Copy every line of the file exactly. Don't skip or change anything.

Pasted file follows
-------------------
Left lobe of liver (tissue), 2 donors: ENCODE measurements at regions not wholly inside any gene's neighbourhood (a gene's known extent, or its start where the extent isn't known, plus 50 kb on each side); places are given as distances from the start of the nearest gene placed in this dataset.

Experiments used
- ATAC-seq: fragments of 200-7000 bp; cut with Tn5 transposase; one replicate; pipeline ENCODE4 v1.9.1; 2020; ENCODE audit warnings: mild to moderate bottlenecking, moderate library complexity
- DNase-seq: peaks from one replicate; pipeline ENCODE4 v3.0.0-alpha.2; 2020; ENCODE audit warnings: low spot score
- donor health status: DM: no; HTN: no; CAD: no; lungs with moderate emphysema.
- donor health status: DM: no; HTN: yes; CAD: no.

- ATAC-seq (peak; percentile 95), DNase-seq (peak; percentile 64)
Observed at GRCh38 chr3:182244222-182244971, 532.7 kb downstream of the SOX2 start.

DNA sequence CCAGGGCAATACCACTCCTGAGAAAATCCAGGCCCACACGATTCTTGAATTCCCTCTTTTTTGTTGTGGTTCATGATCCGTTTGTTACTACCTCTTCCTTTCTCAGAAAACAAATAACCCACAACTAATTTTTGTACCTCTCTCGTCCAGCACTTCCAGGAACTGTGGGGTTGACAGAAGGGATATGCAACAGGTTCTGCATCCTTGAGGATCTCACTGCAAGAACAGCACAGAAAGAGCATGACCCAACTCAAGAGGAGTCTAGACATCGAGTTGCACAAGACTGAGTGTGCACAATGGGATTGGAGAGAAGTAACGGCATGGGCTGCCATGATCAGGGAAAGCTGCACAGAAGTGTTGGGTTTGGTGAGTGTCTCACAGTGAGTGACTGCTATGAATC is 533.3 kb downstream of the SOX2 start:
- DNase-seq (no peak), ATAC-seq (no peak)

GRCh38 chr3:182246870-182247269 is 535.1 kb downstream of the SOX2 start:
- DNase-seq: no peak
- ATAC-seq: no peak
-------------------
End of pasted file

Left lobe of liver (tissue), 2 donors: ENCODE measurements at regions not wholly inside any gene's neighbourhood (a gene's known extent, or its start where the extent isn't known, plus 50 kb on each side); places are given as distances from the start of the nearest gene placed in this dataset.

Experiments used
- ATAC-seq: fragments of 200-7000 bp; cut with Tn5 transposase; one replicate; pipeline ENCODE4 v1.9.1; 2020; ENCODE audit warnings: mild to moderate bottlenecking, moderate library complexity
- DNase-seq: peaks from one replicate; pipeline ENCODE4 v3.0.0-alpha.2; 2020; ENCODE audit warnings: low spot score
- donor health status: DM: no; HTN: no; CAD: no; lungs with moderate emphysema.
- donor health status: DM: no; HTN: yes; CAD: no.

- ATAC-seq (peak; percentile 95), DNase-seq (peak; percentile 64)
Observed at GRCh38 chr3:182244222-182244971, 532.7 kb downstream of the SOX2 start.

DNA sequence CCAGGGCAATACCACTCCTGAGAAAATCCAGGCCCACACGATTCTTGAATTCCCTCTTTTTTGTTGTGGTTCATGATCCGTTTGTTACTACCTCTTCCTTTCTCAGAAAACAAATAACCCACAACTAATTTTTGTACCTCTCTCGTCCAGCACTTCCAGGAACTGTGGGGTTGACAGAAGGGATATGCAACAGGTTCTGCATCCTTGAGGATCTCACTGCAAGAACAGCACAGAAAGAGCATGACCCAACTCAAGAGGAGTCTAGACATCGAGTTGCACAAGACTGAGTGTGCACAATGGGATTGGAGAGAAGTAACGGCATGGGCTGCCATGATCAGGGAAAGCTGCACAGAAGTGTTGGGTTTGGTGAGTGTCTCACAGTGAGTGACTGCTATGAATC is 533.3 kb downstream of the SOX2 start:
- DNase-seq (no peak), ATAC-seq (no peak)

GRCh38 chr3:182246870-182247269 is 535.1 kb downstream of the SOX2 start:
- DNase-seq: no peak
- ATAC-seq: no peak